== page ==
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Leung and Luk heat up "Cold War"

Writer: Ng Suzhen


(From left) Directors Sunny Luk and Longman Leung are all smiles at the success of "Cold War".

Cinema Online puts the directors of the star-studded box office hit "Cold War", Longman Leung and Sunny Luk, on the hot seat regarding their open-ended ending in the movie, paving the way for a possible sequel. The duo remained tight-lipped about possible plot lines but we managed to get them to reveal some clues on what to expect for the next movie.

Cinema Online's interview with Longman Leung and Sunny Luk was conducted on 28 November at Chuai Heng Restaurant Kuala Lumpur.

Q: Congratulations on the success of "Cold War", Longman and Sunny. Now that your movie is a roaring success, the question playing on everyone's mind is 'will there be a sequel out soon'?
Sunny Luk: Thanks so much, Cinema Online. Everyone is looking forward to see the sequel soon. But we implore fans to give us some time to plan the script as we don't want to produce a film in a hurry. If we were to go into filming immediately after finishing the current one, the script usually would not be a good one.
Longman Leung: Yes, the quality of the script is an important factor to the film. We need to gauge the reaction of audiences too as a reference to how the next story will unfold. When "Cold War" was released, high officials in Hong Kong also viewed the film. It was gratifying to see them giving us positive feedback via Facebook. The best part for us is when fans talk about the movie. Whether they are criticising or praising it, they refer to the character names rather than pointing out actor Aaron Kwok or actor Tony Leung. It just proves that these actors have successfully taken on their respective roles, making them real in the eyes of fans.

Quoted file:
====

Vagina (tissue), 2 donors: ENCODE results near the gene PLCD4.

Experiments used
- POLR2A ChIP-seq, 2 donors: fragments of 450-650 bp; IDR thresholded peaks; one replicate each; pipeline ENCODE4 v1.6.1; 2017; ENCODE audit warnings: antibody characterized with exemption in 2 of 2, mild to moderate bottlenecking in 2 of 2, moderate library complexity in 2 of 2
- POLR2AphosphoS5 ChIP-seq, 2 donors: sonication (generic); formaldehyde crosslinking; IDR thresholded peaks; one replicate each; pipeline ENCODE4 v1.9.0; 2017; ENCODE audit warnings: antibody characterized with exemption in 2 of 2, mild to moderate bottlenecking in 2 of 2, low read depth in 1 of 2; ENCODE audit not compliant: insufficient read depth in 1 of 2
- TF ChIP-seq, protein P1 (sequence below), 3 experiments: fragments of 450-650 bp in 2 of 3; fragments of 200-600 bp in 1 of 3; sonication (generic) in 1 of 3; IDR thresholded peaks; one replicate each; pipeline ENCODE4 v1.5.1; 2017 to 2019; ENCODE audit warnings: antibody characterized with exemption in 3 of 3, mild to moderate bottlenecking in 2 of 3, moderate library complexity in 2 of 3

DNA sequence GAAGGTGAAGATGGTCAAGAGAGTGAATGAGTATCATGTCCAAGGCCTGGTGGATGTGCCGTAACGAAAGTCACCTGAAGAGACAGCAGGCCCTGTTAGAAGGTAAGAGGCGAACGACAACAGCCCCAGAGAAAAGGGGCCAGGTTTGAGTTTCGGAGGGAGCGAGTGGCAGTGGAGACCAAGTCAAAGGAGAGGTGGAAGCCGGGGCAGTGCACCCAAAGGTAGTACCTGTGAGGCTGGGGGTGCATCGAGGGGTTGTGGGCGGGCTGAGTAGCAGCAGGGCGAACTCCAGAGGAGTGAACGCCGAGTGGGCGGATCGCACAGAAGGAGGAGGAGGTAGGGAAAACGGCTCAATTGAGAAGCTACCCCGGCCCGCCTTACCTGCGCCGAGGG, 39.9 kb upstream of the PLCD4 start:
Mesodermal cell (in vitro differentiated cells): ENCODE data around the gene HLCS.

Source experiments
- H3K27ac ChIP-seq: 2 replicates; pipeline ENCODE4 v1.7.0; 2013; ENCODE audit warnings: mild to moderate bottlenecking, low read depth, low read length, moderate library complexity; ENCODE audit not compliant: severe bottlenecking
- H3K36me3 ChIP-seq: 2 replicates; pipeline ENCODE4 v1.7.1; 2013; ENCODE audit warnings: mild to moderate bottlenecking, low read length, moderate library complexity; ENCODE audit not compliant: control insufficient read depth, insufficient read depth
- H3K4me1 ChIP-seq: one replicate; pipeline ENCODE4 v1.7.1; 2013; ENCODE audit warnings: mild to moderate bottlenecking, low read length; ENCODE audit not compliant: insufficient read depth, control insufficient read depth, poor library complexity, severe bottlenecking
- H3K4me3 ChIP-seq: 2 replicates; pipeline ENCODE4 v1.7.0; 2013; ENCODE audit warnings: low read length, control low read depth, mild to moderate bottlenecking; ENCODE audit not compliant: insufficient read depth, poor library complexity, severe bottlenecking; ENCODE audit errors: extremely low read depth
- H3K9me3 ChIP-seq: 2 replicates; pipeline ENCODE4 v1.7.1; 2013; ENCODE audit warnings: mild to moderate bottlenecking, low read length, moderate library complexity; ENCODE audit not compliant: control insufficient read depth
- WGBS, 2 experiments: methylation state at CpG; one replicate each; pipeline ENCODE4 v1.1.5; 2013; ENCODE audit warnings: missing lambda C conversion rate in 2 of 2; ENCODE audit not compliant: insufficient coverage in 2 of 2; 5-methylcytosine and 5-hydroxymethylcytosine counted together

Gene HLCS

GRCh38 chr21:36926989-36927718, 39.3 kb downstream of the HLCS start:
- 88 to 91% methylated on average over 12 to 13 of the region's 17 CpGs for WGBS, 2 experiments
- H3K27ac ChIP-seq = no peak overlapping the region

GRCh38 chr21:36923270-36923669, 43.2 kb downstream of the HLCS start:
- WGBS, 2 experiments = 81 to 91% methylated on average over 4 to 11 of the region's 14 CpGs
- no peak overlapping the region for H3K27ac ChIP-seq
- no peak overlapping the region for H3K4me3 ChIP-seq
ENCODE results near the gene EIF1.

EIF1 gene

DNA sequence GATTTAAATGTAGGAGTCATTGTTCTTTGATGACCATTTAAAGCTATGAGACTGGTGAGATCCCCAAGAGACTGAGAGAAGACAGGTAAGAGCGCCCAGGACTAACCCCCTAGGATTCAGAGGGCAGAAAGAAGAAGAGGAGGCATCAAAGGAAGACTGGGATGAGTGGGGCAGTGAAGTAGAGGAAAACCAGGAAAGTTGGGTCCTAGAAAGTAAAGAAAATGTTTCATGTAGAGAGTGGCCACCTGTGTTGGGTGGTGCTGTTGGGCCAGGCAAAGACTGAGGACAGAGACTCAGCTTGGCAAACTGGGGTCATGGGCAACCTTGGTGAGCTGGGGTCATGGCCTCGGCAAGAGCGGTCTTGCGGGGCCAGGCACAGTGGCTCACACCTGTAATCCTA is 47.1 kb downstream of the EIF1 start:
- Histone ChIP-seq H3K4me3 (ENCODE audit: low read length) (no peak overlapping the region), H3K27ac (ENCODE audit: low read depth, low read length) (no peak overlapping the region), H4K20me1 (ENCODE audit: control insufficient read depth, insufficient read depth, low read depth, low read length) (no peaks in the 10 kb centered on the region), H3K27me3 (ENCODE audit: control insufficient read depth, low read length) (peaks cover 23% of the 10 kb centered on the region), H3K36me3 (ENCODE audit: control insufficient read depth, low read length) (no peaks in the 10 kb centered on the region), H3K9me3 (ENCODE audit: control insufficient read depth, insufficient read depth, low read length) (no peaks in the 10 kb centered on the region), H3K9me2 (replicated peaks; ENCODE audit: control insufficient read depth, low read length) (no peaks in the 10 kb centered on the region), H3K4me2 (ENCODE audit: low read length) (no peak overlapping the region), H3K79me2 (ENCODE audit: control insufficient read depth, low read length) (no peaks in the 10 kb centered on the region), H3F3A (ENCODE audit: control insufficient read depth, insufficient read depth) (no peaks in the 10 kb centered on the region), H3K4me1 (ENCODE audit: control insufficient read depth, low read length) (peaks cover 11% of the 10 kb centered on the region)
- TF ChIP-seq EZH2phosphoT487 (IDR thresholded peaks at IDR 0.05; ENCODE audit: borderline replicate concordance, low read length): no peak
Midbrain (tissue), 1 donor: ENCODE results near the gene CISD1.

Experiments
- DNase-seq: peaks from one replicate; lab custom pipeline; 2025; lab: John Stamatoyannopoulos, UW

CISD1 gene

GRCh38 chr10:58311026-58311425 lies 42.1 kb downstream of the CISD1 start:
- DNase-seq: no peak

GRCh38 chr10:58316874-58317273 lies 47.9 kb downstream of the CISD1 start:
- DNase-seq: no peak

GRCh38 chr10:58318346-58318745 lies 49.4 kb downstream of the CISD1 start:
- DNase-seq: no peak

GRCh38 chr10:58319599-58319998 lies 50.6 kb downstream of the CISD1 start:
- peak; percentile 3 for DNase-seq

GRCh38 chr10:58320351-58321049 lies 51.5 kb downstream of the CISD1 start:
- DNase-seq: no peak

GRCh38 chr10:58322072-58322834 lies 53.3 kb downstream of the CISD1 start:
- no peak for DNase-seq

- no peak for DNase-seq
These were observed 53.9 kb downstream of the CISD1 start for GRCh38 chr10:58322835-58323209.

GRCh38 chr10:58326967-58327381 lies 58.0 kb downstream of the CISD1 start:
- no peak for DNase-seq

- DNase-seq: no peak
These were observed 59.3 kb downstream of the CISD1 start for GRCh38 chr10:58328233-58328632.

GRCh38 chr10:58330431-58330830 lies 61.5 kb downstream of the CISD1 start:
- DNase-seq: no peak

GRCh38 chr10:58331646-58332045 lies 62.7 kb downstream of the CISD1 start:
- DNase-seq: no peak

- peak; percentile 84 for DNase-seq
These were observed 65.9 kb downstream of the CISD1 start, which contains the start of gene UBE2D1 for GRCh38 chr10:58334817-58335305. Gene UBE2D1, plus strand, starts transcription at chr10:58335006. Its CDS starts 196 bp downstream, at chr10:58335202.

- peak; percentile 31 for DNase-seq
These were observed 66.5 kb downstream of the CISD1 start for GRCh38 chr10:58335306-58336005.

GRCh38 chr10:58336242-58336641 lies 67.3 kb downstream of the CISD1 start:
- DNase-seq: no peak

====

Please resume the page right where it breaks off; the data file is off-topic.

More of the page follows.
Q: How long did it take for the script to be finished?
Luk: The idea was conceptualised four years ago. I remember at the time Obama Barack was campaigning for President. And now, he has been re-elected. So, it was definitely four years. We were not really concentrating on "Cold War" alone, of course. Along the way, we were also working on other productions. But when it came to penning it down in script form, it took us around nine months to finish it. The film itself took around half a year to shoot. It was finished around this time last year.
Leung: After that, we worked on post-production for roughly nine months to get "Cold War" ready for release.

Q: We understand that one of the movie's attractions is the cast. Have you always known who you wanted for each role?
Leung: When coming up with the script, we immediately knew that Tony Leung and Aaron Kwok were who we wanted for the roles of Waise M.B. Lee and Sean K.F. Lau. But what came next was with the help of our boss William Kong. When we finished the script, he asked us who we wanted. Of course, since this was our first movie, we decided to go all out and he managed to reach out to who we had in mind. We were so lucky that our boss had such confidence in our script. Once the word was out that these actors were on board, everyone else followed.

Q: It is an amazing feat that the both of you are able to convince such a star-studded cast to be in your movie considering this is your first attempt at directing. Would the sequel take the same direction as well, with a big cast of superstar actors?
Leung: Actually, the question of getting which actors depends on the characters. A well-known Hong Kong author called Lilian Lee (best known as the author of "Farewell My Concubine") said that when you write a character for an actor, they will respond to your sincerity. When we finished the script, we handed it to Tony Leung. His first question was "Is Waise M.B. Lee written for me?" and we immediately said "yes". He was really happy with it.